supporters of Mayor Vincent Gray’s 2010 campaign have pleaded guilty to federal charges, and the U.S. attorney here says that the mayoral race was “corrupted by a massive infusion of cash that was illegally concealed from the voters.”
Three members of the D.C. Council have called for Gray to resign over what is either wrongdoing or incompetence. The calls would undoubtedly be more numerous if an obviously superior replacement were available. Council member Marion Barry, anyone?
We in the District have, in short, seen the future. We have already arrived at where the rest of the country is headed. The voters have checked out. The primaries have been hijacked by a small, unrepresentative group that chooses bad candidates. And these candidates, confident that nobody is paying attention, brazenly ignore the already-flimsy campaign-finance laws.
We had a head start in the race to the bottom for reasons unique to the District, mostly its history as a ward of the federal government. Relatively competent leadership under Anthony Williams and Adrian Fenty masked some of the rot at the core of the city’s governance.
But our skid has been aided by our primary process, which, as in the rest of the nation, is increasingly dominated by a small band of partisans who select candidates of diminishing quality. The District, like much of the nation, has a closed-primary process, which excludes political independents from voting. Because Democrats have a stranglehold on politics in this town, that essentially disenfranchises 117,000 independents and other non-Democrats — a quarter of the city’s registered voters.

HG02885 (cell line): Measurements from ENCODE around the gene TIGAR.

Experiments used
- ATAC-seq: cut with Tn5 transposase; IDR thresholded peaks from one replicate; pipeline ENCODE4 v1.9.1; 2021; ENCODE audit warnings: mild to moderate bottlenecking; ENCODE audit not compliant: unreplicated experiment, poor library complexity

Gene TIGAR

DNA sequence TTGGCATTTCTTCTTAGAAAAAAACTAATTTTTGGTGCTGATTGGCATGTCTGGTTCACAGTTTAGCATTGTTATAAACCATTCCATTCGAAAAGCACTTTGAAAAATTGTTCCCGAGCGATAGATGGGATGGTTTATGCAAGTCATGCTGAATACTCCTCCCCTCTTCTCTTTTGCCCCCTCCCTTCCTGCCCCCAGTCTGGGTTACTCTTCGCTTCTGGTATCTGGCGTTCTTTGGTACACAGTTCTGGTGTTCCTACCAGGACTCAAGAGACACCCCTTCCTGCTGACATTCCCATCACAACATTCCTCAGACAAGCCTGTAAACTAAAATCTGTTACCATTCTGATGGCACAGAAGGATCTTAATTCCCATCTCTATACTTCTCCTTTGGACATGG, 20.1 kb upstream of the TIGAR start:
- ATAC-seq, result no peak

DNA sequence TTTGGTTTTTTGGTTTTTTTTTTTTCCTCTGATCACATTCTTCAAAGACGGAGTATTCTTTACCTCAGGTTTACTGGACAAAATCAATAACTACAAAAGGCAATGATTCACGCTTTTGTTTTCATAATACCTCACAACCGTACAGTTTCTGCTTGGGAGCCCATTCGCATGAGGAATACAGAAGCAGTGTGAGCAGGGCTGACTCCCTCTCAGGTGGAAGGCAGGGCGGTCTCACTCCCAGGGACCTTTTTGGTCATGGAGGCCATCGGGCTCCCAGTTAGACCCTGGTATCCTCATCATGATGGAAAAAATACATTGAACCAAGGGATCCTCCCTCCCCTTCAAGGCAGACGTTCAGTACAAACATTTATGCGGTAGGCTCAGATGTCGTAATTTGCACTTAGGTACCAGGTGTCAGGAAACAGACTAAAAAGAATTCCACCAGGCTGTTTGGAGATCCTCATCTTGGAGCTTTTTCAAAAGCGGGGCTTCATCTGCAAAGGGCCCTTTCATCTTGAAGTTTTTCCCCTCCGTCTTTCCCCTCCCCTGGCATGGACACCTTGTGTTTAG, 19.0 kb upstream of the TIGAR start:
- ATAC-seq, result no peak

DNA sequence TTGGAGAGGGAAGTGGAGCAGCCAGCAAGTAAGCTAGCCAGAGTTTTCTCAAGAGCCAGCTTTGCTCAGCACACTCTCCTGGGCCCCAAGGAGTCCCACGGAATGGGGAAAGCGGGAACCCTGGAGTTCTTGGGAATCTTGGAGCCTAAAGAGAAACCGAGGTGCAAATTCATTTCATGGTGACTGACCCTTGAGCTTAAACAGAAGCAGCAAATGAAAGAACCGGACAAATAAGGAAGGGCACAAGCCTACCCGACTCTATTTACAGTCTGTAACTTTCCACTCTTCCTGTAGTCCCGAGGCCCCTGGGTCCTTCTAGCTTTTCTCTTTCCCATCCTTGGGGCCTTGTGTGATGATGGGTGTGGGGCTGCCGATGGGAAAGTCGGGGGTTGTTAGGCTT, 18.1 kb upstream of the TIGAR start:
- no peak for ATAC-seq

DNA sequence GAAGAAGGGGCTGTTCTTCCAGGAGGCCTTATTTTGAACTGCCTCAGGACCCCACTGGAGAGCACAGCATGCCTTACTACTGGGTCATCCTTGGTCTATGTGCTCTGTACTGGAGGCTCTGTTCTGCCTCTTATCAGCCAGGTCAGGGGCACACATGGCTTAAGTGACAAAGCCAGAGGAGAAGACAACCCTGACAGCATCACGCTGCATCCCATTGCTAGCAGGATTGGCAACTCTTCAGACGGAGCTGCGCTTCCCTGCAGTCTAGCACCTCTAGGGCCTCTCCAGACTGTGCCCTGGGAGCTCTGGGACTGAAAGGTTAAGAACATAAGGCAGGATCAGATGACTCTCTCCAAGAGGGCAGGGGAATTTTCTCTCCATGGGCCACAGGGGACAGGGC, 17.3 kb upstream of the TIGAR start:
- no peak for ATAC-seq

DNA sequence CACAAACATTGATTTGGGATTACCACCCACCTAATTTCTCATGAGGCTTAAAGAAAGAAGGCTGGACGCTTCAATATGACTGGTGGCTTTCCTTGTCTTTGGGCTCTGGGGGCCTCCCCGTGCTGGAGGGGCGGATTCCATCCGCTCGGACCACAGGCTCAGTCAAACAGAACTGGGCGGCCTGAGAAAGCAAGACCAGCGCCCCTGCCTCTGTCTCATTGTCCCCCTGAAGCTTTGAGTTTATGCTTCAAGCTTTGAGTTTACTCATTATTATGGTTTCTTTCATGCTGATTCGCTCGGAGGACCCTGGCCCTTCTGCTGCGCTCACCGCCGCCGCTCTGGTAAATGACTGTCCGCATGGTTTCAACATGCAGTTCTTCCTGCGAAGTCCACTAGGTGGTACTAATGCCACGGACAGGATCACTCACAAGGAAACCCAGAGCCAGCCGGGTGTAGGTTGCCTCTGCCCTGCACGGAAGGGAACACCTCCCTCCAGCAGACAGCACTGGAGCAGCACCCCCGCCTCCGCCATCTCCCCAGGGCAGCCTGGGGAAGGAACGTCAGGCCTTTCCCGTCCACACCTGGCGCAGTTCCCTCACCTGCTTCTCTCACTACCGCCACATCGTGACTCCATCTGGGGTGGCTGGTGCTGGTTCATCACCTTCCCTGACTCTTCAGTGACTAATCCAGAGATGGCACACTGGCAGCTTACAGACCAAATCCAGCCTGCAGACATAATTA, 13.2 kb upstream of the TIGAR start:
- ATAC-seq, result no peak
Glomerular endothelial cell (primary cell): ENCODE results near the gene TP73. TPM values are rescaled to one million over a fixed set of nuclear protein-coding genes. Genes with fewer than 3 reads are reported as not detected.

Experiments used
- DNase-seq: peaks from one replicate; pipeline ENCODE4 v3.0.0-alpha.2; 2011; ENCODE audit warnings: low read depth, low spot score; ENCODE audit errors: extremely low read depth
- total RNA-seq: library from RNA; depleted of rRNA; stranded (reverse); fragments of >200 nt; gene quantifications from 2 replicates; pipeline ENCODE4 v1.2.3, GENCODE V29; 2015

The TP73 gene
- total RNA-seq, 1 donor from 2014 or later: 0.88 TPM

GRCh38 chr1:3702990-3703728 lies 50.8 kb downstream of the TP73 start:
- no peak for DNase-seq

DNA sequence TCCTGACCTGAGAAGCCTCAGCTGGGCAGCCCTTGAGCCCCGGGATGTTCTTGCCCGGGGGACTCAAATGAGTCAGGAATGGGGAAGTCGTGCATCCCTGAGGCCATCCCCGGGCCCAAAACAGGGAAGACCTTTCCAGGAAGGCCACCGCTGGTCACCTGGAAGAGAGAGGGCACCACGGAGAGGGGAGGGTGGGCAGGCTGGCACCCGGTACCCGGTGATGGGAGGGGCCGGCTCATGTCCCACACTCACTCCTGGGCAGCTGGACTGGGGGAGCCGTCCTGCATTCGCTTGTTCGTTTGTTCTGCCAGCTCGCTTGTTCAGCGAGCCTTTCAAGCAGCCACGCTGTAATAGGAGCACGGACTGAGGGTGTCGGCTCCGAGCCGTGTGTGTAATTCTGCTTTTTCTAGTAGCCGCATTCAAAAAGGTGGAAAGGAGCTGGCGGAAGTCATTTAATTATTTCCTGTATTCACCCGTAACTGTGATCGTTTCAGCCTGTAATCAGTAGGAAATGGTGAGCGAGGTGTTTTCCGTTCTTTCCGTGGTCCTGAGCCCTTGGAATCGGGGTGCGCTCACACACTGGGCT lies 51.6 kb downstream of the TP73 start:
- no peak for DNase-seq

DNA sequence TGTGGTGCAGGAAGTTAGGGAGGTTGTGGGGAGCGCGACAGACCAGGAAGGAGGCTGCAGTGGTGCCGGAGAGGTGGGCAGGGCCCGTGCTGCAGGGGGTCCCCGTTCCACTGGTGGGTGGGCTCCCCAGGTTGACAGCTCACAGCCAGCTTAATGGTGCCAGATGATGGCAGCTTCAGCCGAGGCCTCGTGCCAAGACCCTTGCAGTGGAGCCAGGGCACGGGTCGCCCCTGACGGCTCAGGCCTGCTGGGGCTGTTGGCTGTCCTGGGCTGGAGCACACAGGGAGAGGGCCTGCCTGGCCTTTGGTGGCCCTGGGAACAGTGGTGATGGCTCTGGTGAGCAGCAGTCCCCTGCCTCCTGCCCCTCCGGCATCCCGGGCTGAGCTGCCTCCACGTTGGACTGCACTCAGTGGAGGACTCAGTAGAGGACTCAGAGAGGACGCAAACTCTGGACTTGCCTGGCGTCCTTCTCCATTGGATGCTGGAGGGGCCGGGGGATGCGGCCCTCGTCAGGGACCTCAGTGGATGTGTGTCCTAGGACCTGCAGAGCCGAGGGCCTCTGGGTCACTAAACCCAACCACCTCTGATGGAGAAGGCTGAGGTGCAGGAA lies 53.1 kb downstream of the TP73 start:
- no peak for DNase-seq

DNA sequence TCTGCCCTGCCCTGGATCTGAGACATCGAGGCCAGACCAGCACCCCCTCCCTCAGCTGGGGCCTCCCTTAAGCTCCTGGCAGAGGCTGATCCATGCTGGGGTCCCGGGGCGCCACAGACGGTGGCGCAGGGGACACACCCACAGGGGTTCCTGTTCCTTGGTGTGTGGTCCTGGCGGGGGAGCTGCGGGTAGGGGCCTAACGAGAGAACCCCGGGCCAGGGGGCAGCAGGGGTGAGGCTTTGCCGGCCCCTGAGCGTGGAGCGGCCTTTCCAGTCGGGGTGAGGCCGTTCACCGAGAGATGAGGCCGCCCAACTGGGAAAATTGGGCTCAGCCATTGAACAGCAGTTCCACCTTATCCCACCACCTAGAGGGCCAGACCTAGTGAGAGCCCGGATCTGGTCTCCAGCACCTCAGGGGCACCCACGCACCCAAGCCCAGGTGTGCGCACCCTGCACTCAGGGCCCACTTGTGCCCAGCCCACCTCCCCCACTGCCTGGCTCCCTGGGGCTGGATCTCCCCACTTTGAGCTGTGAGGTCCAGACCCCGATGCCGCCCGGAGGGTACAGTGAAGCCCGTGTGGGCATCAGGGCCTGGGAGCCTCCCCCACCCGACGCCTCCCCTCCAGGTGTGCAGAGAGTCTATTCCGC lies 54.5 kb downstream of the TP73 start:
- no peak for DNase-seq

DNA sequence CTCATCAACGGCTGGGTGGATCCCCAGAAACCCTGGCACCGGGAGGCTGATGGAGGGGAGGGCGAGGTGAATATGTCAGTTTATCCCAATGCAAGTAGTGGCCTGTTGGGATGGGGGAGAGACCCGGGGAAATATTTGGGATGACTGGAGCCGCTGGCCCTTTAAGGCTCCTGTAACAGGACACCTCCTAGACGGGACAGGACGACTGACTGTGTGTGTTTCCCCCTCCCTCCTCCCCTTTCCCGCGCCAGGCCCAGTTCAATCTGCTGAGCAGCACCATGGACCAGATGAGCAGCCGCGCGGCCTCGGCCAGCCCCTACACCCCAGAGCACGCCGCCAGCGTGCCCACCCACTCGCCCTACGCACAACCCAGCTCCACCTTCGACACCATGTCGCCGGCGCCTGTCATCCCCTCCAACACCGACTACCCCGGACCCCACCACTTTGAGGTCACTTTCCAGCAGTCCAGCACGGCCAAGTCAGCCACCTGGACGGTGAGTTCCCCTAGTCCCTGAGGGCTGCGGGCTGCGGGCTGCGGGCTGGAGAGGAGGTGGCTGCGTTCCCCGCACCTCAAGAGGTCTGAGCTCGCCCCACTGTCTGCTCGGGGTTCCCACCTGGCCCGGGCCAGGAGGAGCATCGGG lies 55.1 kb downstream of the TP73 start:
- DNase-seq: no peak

A case can be made that our closed-primary system gave us Gray. Turnout in the hotly contested 2010 mayoral primary was 37 percent, and Gray beat Fenty by 13,000 votes of 134,000 cast. It’s not a stretch to think that independents, had they been allowed to vote in the Democratic primary, could have rescued Fenty — and spared the city its collapse into corruption.
I am one such disenfranchised voter. I refuse to register with a political party and therefore have no say until the general election, when the outcome in D.C. elections has already been determined. As such, I pay little attention to local government and expect even less from it. I accept that my car may be ticketed even if I have paid the meter, that my property tax payment may not be credited to my account, that the home inspector may never arrive to examine my renovations or that the dead tree across the street may not be removed before it falls.
Evidently I’m not alone in my alienation. Turnout in April’s primary was 17 percent of eligible voters — and that doesn’t take into account all the people who aren’t allowed to vote because they refuse to register with a party.
Variations of this are playing out across the country, particularly in Republican primaries where the tea party has been active. When the electorate comes to expect nothing of its leaders, candidates are left to appeal exclusively to the small number of characters — usually highly ideological — who determine the outcome. With so few voters paying attention, there’s more room to engage in shenanigans — from Gray’s illegally funded “shadow campaign” to the attempt by Michigan Republican Rep. Thaddeus McCotter’s campaign to get him on the ballot using 1,600 fake or duplicate signatures.
Shifting to an open-primary system wouldn’t, by itself, solve our problems. California adopted such a method, but turnout in the first primary of the new arrangement was abysmal. Restoring voter engagement in the District would take something radical, such as voting rights in Congress, statehood or — my preferred solution — returning us to Maryland, just as Virginia took back its slice of the District long ago.
But in the absence of such fixes, we should at least be given the chance to vote in primaries regardless of party affiliation. This one modest change might well have spared us the catastrophe of Vincent Gray — and that should be reason enough to give it a try.